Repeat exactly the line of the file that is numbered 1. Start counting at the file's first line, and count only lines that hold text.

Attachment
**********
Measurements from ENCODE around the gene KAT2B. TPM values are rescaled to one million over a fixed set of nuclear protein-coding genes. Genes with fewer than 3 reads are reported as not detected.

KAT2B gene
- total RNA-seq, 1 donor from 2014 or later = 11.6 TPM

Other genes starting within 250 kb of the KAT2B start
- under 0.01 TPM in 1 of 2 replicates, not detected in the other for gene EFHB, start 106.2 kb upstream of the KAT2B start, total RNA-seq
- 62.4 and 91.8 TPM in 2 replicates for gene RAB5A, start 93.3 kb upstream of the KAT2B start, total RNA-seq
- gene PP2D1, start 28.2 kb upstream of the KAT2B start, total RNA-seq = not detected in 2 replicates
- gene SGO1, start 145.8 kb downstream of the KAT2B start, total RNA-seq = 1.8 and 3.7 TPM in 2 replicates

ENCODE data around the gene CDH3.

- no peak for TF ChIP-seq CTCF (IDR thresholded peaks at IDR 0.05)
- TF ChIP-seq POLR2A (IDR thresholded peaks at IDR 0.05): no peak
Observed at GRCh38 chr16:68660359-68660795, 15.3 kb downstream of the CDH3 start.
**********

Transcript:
Measurements from ENCODE around the gene KAT2B. TPM values are rescaled to one million over a fixed set of nuclear protein-coding genes. Genes with fewer than 3 reads are reported as not detected.